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Travelin' Man

Fall 2019

Scott Akasaki ’98 keeps the Dodgers moving in the right direction


By Thomas Rozwadowski

Scott Akasaki ’98 points to a framed team photo in his office—the joyful aftermath of the Los Angeles Dodgers returning to the World Series after a 29- year absence. Moments before, as players and coaches rushed the Wrigley Field mound to celebrate, Akasaki was right beside them, passing out 2017 National League championship t-shirts.

He felt like a kid—and it was perfect.

“All the pride I ever imagined feeling about the Dodgers swelled up in this one moment, and we were just bursting with excitement,” said Akasaki, who grew up rooting for his hometown team 20 minutes away in Monterey Park. “It was incredibly special to me.”

Akasaki, the Dodgers’ traveling secretary and director of team travel, has been the franchise’s steady hand since 2005. He is in charge of logistics— “basically, get the team from one place to another”—which often involves thinking three travel trips ahead during the season. It’s scheduling, accommodations, ticket requests, human resources, finances and billing, “whatever the organization needs” down to finalizing an itinerary at 1 a.m. for a Triple A player to fill an injury spot on the main roster for a next-day game. During the World Series, which the Dodgers have played in the past two seasons, his behind-the-scenes work (just think of the ticket requests alone) reached “a whole new magnitude.”

A job in sports is all Akasaki ever wanted while at CMC. An avid baseball card collector who cheered for the Dodgers and Lakers, Akasaki had the same ritual every morning. He’d grab his subscription copy of the Los Angeles Times at his dorm, pull out the sports section, and toss the rest. Then he’d head to breakfast and read it front to back, just like his dad did at home.

“That consumption of sports at CMC was what led to my career,” said Akasaki, a government and legal studies major who was originally set on law school. “In my mind, I wanted to get paid to read the sports page.”

A study abroad trip to Japan as a junior gave him a sense of how that could be done for the first time. A homesick Akasaki found comfort in the familiarity of what he loved back home, baseball. “It was Japanese. But a ground ball to short is still a ground ball to short,” he said.

Akasaki was also watching two Japanese legends, Ichiro Suzuki and Hideki Matsui, play for the first time. Both would go on to productive careers in Major League Baseball, but save for Dodgers pitcher Hideo Nomo in 1995, few Japanese-born players had made the leap overseas. Akasaki knew that was about to change. Entering his senior year at CMC, he found his way back to Japan through the Freeman Fellowship, which allowed a student to study a chosen topic in Asia. He lived with relatives throughout Japan, continued to teach himself the language, and went to every baseball game he could—high school, college, pro, spring training, the Japanese All- Star Game—“it was my life.”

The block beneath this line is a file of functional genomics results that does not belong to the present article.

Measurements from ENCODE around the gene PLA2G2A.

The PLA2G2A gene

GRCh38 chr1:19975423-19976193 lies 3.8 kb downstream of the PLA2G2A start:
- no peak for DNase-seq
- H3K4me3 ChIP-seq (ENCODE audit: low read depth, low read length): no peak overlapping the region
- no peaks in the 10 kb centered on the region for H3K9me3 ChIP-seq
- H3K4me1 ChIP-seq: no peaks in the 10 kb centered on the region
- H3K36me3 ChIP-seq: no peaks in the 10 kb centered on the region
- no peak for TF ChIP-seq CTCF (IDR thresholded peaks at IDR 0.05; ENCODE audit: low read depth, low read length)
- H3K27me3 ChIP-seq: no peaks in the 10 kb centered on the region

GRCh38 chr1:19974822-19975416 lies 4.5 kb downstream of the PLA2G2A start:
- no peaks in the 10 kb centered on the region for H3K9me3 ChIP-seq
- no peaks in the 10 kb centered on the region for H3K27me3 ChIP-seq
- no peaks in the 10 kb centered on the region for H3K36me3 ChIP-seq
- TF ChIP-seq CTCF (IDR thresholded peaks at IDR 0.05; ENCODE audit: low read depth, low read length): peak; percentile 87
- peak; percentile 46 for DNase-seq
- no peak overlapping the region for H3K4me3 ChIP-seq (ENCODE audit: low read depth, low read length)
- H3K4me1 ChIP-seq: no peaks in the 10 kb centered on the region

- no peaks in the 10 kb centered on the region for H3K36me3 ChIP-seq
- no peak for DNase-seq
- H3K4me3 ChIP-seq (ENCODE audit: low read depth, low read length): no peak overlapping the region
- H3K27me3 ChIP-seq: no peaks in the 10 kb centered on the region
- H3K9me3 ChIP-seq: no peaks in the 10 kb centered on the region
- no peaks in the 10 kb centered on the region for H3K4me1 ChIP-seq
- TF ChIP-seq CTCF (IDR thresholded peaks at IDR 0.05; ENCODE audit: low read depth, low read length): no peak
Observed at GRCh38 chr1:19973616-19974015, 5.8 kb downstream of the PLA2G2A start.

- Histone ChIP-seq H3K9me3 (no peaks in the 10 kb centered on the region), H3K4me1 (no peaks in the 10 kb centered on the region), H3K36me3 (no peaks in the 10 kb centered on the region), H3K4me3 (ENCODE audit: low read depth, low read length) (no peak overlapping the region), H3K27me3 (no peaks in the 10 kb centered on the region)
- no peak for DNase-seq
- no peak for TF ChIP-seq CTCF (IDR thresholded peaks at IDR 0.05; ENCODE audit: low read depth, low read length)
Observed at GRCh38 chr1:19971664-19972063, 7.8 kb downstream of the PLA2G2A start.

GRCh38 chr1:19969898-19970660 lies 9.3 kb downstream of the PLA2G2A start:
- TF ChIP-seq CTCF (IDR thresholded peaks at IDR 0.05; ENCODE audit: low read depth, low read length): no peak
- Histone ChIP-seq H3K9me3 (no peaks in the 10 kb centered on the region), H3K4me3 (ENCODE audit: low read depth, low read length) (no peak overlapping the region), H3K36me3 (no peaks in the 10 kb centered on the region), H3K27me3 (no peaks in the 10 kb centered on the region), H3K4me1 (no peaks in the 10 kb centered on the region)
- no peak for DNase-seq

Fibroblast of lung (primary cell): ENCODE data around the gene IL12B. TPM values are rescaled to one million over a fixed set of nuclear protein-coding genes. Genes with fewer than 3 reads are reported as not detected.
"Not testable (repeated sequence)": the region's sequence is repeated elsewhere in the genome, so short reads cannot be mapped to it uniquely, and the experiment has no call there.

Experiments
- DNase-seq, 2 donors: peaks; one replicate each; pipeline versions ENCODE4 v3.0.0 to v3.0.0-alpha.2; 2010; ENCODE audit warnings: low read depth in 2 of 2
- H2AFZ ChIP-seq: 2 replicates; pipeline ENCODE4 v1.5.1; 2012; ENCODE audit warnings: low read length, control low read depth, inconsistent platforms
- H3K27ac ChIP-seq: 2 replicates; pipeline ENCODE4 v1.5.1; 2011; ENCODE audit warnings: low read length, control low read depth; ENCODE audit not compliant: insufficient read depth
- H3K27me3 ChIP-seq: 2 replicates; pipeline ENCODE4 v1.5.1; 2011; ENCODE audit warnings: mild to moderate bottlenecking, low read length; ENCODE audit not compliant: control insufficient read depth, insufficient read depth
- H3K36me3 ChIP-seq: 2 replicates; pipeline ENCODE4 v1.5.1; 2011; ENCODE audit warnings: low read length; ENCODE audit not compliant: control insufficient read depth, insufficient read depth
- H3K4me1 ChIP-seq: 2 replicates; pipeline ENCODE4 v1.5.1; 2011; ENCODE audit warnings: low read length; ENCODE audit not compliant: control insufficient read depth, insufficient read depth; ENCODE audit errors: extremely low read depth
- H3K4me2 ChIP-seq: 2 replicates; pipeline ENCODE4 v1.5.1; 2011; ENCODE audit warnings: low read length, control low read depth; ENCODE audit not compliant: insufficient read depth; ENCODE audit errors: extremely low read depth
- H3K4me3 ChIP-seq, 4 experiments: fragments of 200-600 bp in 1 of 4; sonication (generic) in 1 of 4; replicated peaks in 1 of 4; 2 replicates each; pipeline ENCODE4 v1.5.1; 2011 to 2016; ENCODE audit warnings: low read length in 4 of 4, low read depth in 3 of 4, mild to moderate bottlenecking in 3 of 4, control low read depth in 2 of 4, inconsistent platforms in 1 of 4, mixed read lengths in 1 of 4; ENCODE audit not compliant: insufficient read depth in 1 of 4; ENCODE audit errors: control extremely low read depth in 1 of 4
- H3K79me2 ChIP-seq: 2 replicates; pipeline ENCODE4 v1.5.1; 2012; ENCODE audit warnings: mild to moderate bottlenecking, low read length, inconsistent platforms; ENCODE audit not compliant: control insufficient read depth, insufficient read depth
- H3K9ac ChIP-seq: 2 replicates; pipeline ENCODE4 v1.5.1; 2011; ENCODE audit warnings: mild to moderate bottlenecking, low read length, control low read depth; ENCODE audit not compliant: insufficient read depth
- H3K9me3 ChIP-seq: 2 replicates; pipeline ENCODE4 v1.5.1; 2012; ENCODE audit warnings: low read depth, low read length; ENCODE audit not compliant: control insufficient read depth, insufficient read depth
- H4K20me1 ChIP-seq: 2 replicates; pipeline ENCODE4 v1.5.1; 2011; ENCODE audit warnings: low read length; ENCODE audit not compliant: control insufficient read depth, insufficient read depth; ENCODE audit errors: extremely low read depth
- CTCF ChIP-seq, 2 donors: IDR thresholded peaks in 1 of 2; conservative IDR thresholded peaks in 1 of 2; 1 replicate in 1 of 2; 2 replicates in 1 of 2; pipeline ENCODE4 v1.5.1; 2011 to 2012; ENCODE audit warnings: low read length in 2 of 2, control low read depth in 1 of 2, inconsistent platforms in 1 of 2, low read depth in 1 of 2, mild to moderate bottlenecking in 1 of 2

“My goal was to become the most well-versed English-speaking expert on Japanese baseball,” said Akasaki, who augmented his research by filing freelance reports for U.S. publications like International Baseball Rundown and the Los Angeles Japanese Daily News in exchange for press credentials. “I wanted to know how the draft worked, who the equivalent of the Dodgers and Yankees were, all the ins and outs. There’s so much to study now, but back then, none of that existed.”

Scott's office decorated with Dodger banner

When he returned to the U.S. to begin a full-time job search, Akasaki had more than 500 pages of professional data from Japan. At the end of 1999, he contacted every Major League Baseball team with a simple proposal: “If you hire me, I will give it to you.” His hometown team took him up on the offer. The Dodgers, because it had found success with Nomo before anyone else, already had an Asian operations department. Akasaki joined as an assistant, and in 2002, became an interpreter for Nomo (who returned to the Dodgers after being traded in 1998) and new pitcher, Kazuhisa Ishii. “Honestly, I would have picked out staples and moved copy paper just to be part of the action,” Akasaki said.

His road experience as an interpreter landed him the job of traveling secretary. By serving as the conduit between “upstairs and downstairs” operations at Dodger Stadium, Akasaki has to be trusted to do his job with utmost professionalism and ethics. Players and coaches are employees, too—and his office is right next to the team clubhouse and manager Dave Roberts. You can’t put them on a pedestal or ask for personal favors. You can’t be an awestruck fan. The idea of team extends beyond the uniform, Akasaki said.

“I see Clayton Kershaw and Walker Buehler more than I see my family. And that can be tough,” he added. “It’s a 162- game season. You have to really love who you are flying and busing with, having meals with. You have to really love and respect the organization.” Occasionally, his family—wife, Tiffany, and four children, Miya, 8, Timothy, 6, Cole, 3, and Tristan, 1—make road trips with him. That’s the best part of his job, he said—the joy of giving his kids a chance to visit major American cities at such an early age. Akasaki has also traveled with the team to China, Taiwan, Mexico, and Australia, and in 2017, he was honored by his peers with the Don Davidson Memorial Award, which goes to the MLB Traveling Secretary of the Year. But it’s a Dodgers team goal that, 20 years in, would mean the most to him: Not just get to the World Series, but win it.

“It’s Jackie Robinson. It’s Sandy Koufax. It’s Fernando Valenzuela. It’s Hideo Nomo. The Dodgers are a pioneering organization with a lot of history and pride,” Akasaki said. “I embrace the privilege to work here every single day.”